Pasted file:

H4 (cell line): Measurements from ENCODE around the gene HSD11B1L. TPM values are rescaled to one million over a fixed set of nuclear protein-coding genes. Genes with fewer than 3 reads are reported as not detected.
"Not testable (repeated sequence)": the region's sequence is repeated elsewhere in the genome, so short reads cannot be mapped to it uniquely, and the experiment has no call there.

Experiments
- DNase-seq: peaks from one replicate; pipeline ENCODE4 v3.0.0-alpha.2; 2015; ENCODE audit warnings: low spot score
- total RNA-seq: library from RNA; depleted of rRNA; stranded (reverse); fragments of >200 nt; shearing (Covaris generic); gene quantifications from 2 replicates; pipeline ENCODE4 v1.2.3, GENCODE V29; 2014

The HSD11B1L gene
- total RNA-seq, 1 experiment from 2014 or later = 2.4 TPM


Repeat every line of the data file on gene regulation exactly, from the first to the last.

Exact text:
H4 (cell line): Measurements from ENCODE around the gene HSD11B1L. TPM values are rescaled to one million over a fixed set of nuclear protein-coding genes. Genes with fewer than 3 reads are reported as not detected.
"Not testable (repeated sequence)": the region's sequence is repeated elsewhere in the genome, so short reads cannot be mapped to it uniquely, and the experiment has no call there.

Experiments
- DNase-seq: peaks from one replicate; pipeline ENCODE4 v3.0.0-alpha.2; 2015; ENCODE audit warnings: low spot score
- total RNA-seq: library from RNA; depleted of rRNA; stranded (reverse); fragments of >200 nt; shearing (Covaris generic); gene quantifications from 2 replicates; pipeline ENCODE4 v1.2.3, GENCODE V29; 2014

The HSD11B1L gene
- total RNA-seq, 1 experiment from 2014 or later = 2.4 TPM